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Appalachian Trail 2003 - Chelsea's Journals

Entry #91 - July 12, 2003

8:50 PM - Slept in late, maybe 7:30 or so. Decided to skip the free food. I guess we just wanted to get out of town and away from the mob that was piling up there. Our package didn't come in, so we're forwarding it on to Connecticut. That sounds crazy - Connecticut!! It's only a couple hundred miles away, though. We've come 1,215 miles now. It's really the countdown - less than 1,000 miles left! 958 to be exact! The miles are going to start flying by - at least I hope. It will be good to be going through different states now - not like Virginia. It must have taken a month & a half.

After the PO, we picked up a few supplies, but not many. This way we'll be able to carry less, since we'll be able to resupply easily in a couple days.

Went over some rocky trails today & had some great views of PA farmland, looking like a patchwork quilt. At the first good overlook, called Pulpit Rock there were a few army guys. They were preparing for some kind of training exercise & using the view to do so. We went on our way over the rocky trail. 2.2 miles later we came to the next overlook, the pinnacle. Who should show up, but the army guys. We had a good laugh, as they drove up & we beat them walking. They told us we made pretty good time, ha, Ha.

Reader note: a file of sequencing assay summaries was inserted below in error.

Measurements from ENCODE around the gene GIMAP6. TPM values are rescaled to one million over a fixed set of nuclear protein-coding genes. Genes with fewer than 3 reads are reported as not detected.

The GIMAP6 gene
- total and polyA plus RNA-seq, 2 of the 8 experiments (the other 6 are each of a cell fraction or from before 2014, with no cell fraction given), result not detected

Staying at the Eckville Shelter tonight. It's actually at an AT caretakers place. There's a little bunkhouse, flush toilet, solar shower and a refrigerator with pop and ice cream! A great place. We're tenting, mostly because of the bugs. Here with Mello Yello, Constant Motion, Elf and Morph. Some section hikers here, too.

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Preparing to Hike the Appalachian Trail?

Commonly used guides by A.T. thru-hikers include the Appalachian Trail Guides (published by the Appalachian Trail Conference), the Appalachian Trail Thru-Hiker's Companion, and the Appalachian Trail Data Book. The guide series includes a guide for each section, along with a series of trail maps. The Thru-Hiker's Companion has helpful info on towns, shelters, and water. The Data Book has basic distance info for road crossings, shelters, and other features. All are excellent tools for use during a long distance hike.




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